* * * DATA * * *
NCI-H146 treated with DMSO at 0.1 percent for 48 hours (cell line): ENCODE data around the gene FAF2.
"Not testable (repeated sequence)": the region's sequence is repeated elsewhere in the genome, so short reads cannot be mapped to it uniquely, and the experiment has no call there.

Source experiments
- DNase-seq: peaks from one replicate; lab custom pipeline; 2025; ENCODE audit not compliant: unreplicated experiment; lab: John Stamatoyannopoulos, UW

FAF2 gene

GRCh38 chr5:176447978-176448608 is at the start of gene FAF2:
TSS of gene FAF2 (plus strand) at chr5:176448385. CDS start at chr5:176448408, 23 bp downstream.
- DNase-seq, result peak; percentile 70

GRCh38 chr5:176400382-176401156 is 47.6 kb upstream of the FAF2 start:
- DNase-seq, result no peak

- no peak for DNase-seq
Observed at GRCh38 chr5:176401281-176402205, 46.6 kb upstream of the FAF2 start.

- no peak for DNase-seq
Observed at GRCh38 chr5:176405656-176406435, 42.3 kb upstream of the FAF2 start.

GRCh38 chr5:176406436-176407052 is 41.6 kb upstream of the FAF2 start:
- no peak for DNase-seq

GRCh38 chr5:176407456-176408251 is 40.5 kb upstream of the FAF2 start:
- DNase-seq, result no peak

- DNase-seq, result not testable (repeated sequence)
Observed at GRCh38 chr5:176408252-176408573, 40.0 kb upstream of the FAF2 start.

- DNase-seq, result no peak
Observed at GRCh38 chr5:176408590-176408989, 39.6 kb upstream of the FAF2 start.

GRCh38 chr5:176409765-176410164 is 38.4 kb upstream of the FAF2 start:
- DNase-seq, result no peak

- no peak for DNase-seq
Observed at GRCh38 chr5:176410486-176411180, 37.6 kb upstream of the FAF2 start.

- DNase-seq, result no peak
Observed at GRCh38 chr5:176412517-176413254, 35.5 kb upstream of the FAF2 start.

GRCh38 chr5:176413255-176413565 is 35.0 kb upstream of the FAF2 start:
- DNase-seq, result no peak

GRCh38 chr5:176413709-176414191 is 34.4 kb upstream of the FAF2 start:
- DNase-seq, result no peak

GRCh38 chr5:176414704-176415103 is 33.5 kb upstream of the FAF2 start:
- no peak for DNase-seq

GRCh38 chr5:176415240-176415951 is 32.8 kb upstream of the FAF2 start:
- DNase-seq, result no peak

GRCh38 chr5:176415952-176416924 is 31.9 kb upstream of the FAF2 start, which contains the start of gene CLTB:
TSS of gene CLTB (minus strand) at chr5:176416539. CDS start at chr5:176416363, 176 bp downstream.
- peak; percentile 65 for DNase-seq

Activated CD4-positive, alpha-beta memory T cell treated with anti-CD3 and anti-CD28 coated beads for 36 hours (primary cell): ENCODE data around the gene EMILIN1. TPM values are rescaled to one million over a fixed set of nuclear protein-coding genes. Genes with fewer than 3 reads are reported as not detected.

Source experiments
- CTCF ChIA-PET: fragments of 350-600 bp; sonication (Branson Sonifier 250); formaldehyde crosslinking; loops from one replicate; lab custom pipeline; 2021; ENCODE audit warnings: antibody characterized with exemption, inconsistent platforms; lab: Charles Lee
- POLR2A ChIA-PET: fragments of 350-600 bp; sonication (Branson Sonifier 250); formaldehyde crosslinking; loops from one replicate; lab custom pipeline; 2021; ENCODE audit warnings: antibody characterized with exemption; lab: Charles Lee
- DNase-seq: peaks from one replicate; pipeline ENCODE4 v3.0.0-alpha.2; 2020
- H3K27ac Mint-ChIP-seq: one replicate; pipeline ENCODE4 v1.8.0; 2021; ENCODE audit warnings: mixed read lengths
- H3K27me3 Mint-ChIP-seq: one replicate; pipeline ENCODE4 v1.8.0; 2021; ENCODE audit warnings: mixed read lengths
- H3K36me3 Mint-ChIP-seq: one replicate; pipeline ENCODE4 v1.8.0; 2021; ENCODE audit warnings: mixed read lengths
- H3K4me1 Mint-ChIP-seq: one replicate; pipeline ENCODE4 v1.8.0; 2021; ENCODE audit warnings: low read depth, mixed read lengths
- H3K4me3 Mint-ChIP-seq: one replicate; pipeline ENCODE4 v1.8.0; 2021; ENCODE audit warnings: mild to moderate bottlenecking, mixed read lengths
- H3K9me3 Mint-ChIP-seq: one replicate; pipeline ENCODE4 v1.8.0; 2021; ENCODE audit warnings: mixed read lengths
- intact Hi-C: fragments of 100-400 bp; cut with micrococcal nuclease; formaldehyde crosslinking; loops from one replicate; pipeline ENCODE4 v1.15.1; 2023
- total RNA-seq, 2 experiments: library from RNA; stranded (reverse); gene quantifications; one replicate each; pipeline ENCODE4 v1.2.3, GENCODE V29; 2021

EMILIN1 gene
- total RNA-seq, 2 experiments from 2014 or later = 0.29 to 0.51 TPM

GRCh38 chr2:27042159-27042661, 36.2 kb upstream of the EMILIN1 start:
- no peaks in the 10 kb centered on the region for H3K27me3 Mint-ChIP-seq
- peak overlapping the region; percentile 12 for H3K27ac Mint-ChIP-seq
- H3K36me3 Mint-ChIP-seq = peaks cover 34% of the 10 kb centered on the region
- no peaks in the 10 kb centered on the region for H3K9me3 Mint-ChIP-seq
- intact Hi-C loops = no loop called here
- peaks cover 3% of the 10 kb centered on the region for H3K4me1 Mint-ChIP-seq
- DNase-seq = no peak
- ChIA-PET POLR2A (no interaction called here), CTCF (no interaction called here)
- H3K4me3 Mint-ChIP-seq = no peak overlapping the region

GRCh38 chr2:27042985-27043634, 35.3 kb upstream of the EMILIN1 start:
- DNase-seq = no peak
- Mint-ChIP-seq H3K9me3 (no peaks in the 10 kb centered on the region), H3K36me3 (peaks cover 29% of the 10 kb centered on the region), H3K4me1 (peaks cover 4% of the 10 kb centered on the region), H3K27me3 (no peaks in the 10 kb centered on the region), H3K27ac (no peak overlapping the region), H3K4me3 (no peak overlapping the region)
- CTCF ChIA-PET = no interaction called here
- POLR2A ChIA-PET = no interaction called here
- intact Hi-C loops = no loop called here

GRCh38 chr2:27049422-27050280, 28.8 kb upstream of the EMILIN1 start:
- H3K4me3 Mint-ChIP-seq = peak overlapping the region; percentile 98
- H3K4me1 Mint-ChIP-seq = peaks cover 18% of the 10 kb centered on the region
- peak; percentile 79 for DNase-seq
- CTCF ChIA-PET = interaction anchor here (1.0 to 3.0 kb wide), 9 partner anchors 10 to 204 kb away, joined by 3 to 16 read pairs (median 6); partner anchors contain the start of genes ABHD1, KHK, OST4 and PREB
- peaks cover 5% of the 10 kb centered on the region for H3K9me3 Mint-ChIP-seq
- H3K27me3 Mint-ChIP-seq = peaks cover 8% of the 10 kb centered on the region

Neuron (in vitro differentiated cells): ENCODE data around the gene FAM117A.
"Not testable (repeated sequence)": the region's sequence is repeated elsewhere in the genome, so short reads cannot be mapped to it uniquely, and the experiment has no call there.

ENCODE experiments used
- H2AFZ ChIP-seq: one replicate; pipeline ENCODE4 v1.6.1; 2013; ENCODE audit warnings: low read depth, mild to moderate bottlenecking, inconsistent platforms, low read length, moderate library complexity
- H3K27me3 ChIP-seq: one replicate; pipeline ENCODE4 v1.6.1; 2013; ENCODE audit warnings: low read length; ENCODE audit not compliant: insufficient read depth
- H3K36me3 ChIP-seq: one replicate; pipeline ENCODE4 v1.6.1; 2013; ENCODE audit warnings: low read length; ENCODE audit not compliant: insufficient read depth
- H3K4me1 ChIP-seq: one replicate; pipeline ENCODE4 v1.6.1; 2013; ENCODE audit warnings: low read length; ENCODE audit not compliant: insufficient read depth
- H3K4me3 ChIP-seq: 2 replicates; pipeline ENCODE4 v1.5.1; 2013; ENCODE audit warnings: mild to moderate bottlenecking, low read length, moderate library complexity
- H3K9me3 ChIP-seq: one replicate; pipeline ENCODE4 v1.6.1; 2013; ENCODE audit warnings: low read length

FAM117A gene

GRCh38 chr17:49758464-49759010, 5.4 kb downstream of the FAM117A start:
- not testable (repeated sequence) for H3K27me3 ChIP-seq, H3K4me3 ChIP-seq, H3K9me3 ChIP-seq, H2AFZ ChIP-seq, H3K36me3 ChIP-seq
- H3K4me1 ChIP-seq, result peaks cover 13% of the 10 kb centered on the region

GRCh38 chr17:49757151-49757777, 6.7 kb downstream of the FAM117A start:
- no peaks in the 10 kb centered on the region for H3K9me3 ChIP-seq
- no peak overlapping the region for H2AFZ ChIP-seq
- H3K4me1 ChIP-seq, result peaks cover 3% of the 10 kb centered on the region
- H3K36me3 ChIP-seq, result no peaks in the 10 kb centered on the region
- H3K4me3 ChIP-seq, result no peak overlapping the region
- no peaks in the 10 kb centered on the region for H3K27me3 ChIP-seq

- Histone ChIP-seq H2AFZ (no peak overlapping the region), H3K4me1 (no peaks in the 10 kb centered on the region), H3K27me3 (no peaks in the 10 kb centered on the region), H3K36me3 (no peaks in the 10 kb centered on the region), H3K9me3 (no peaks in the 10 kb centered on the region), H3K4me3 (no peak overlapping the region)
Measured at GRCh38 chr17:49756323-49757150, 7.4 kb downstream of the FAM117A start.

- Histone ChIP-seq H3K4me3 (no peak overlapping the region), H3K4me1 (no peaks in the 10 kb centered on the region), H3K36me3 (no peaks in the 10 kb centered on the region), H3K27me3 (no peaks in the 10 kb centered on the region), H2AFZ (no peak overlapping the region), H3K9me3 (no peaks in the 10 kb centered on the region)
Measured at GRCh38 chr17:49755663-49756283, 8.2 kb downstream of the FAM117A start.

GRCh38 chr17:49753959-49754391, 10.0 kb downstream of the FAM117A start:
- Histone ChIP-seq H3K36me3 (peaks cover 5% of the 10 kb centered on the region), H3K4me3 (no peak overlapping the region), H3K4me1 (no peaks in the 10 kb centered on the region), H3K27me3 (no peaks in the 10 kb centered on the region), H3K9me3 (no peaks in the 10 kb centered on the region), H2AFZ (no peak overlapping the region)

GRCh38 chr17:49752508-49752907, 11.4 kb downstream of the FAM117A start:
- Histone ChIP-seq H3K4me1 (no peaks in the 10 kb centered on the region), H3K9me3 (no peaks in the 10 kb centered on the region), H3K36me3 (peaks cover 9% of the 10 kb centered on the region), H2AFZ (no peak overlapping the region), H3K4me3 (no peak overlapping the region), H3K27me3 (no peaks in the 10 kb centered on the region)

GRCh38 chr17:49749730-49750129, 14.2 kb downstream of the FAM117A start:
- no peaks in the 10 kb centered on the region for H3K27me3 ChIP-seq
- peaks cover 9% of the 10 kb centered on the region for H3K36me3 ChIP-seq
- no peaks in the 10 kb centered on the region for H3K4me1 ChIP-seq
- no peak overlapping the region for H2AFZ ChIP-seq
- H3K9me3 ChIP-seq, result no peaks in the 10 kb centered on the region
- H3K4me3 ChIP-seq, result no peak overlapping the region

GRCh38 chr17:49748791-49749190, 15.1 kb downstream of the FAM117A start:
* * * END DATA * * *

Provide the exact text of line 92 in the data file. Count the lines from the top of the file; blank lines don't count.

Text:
- no peaks in the 10 kb centered on the region for H3K9me3 ChIP-seq